Interdisciplinary Initiatives Program Round 3 – 2006

Mark Schnitzer, Biology
Ben Barres, Neurobiology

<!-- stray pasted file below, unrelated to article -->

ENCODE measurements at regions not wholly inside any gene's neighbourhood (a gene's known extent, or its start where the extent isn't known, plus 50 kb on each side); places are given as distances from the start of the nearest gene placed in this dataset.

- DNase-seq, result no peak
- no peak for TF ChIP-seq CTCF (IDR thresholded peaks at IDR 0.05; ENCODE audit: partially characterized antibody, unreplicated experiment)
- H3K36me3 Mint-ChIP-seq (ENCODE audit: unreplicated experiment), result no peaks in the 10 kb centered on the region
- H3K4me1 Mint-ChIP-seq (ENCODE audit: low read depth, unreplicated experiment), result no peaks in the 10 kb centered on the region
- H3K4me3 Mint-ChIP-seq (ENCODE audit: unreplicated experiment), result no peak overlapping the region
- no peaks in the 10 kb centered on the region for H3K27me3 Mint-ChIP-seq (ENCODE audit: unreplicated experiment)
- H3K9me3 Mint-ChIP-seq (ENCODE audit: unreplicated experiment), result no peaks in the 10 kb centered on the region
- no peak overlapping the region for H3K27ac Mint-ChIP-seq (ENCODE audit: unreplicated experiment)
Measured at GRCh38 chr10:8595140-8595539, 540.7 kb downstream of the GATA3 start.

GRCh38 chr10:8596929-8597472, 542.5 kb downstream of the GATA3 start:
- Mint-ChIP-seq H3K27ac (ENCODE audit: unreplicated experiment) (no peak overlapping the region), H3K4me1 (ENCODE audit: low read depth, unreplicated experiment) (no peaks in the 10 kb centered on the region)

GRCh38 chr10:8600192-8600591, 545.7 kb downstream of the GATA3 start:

Glial cells are key regulators of nervous system development. They regulate, for example, the production of neurons by modulating the neural precursor divisions. They guide specific steps in axon pathfinding, help shape dendrite morphology, and secrete factors that promote synaptogenesis. Glia can also promote neuronal death to reduce excess neuronal populations. Through this diversity of cellular actions, glial cells function as important sculptors of early neuronal network connections. In addition, recent findings indicate that glia actively contribute to synapse elimination during late stages of postnatal development. However, little is known about the molecular and cellular mechanisms that underlie these events, or its behavioral consequences. In this collaboration we attempt to link molecular and cellular phenotypes to circuit and behavioral abnormalities. We anticipate that finding the molecular mechanisms underlying developmental synapse elimination may ultimately have far reaching consequences for our understanding of neurodegenerative diseases in which aberrant reactivation of normal developmental mechanisms may play a role.